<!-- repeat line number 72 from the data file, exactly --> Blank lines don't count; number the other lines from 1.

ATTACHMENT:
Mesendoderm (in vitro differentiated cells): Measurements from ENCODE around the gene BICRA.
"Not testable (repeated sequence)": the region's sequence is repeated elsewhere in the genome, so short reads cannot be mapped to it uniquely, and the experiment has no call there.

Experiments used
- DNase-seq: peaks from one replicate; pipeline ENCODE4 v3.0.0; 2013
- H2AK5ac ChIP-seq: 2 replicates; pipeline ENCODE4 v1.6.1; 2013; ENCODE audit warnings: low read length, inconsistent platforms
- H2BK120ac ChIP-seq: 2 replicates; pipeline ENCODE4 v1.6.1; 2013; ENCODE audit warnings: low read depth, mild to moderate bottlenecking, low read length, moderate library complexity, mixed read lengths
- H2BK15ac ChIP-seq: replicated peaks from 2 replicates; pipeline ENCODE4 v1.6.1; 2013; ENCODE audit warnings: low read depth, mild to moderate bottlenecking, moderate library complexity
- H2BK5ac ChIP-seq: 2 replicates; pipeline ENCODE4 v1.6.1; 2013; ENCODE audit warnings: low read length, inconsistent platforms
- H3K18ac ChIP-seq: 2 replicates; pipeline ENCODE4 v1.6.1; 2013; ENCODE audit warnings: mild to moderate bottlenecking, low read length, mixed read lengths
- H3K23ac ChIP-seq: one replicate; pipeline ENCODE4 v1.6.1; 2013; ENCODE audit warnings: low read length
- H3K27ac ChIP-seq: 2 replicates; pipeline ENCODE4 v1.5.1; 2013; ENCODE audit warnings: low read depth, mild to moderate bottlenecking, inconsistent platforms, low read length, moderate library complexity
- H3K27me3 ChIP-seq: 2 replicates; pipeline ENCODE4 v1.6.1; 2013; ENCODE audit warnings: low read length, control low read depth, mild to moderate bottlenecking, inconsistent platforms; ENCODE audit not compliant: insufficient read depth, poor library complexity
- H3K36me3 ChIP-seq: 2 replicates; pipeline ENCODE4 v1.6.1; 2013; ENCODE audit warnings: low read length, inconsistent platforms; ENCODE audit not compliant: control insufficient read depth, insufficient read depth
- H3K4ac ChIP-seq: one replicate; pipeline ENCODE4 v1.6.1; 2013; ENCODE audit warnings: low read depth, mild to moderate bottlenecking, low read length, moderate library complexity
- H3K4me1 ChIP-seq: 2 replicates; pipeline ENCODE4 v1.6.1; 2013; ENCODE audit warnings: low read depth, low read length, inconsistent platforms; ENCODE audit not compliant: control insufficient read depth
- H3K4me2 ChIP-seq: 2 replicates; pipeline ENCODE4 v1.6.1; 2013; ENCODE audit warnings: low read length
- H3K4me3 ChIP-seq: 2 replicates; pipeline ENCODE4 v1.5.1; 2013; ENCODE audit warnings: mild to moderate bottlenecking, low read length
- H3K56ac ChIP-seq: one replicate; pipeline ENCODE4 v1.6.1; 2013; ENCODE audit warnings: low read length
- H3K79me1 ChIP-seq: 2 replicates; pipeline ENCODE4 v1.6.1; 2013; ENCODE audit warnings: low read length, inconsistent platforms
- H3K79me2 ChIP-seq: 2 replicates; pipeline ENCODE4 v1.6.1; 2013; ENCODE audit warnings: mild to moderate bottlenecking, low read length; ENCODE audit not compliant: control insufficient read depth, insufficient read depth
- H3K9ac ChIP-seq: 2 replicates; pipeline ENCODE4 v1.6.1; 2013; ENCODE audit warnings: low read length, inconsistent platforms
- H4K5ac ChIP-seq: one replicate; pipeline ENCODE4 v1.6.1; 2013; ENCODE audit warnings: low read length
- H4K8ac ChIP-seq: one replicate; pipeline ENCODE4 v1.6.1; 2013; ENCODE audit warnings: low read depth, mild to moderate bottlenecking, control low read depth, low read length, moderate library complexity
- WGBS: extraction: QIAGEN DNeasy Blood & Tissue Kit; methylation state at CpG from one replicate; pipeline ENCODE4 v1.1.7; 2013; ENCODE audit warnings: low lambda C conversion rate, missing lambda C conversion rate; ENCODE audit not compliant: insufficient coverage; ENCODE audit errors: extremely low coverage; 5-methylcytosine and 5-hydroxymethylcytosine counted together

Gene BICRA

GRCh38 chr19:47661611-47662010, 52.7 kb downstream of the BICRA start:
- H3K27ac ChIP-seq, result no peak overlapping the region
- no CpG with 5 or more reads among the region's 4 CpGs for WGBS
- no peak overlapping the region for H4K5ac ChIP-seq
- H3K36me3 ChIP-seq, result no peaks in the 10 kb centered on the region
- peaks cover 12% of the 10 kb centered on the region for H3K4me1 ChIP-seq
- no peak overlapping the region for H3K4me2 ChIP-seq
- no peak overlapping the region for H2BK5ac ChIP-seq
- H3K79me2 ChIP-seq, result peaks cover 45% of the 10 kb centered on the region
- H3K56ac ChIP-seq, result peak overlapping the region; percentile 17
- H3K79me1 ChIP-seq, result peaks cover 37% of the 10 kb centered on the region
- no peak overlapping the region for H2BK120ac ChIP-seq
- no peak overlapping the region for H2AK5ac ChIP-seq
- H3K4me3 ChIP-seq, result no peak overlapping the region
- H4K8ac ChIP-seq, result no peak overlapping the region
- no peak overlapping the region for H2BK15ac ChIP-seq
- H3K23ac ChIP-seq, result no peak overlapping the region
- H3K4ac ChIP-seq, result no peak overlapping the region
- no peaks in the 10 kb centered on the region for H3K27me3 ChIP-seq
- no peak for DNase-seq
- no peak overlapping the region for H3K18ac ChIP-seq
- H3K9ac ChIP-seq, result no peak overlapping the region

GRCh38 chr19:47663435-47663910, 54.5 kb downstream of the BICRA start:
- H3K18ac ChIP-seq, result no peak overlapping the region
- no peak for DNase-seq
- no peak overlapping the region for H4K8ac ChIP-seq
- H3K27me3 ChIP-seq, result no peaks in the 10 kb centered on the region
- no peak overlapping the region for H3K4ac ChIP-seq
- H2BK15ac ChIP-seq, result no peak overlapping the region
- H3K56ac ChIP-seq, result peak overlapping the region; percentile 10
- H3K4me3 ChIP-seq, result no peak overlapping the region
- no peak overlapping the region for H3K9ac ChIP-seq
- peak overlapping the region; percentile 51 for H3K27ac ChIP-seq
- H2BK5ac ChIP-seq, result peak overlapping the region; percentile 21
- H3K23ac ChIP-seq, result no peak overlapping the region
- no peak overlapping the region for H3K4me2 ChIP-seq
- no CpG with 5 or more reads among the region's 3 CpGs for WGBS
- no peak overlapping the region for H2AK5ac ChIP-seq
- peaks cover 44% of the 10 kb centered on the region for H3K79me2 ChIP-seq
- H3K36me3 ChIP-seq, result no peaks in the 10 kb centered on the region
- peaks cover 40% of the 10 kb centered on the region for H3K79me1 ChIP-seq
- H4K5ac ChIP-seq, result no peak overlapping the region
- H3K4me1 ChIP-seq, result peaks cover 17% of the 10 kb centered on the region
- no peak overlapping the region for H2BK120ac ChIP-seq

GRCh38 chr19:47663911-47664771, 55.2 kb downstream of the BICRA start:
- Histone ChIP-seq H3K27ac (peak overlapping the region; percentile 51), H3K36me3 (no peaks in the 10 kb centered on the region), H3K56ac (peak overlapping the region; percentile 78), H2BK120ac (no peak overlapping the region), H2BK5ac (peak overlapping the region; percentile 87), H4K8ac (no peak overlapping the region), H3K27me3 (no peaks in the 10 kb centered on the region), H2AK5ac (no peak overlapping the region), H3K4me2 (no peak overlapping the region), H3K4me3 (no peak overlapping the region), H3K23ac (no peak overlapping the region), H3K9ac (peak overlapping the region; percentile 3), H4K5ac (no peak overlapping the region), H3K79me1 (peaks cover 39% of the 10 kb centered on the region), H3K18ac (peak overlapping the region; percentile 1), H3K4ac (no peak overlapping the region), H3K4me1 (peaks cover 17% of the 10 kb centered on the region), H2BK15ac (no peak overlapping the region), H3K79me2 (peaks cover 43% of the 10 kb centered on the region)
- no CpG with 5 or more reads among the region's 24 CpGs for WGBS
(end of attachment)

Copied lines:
- no CpG with 5 or more reads among the region's 24 CpGs for WGBS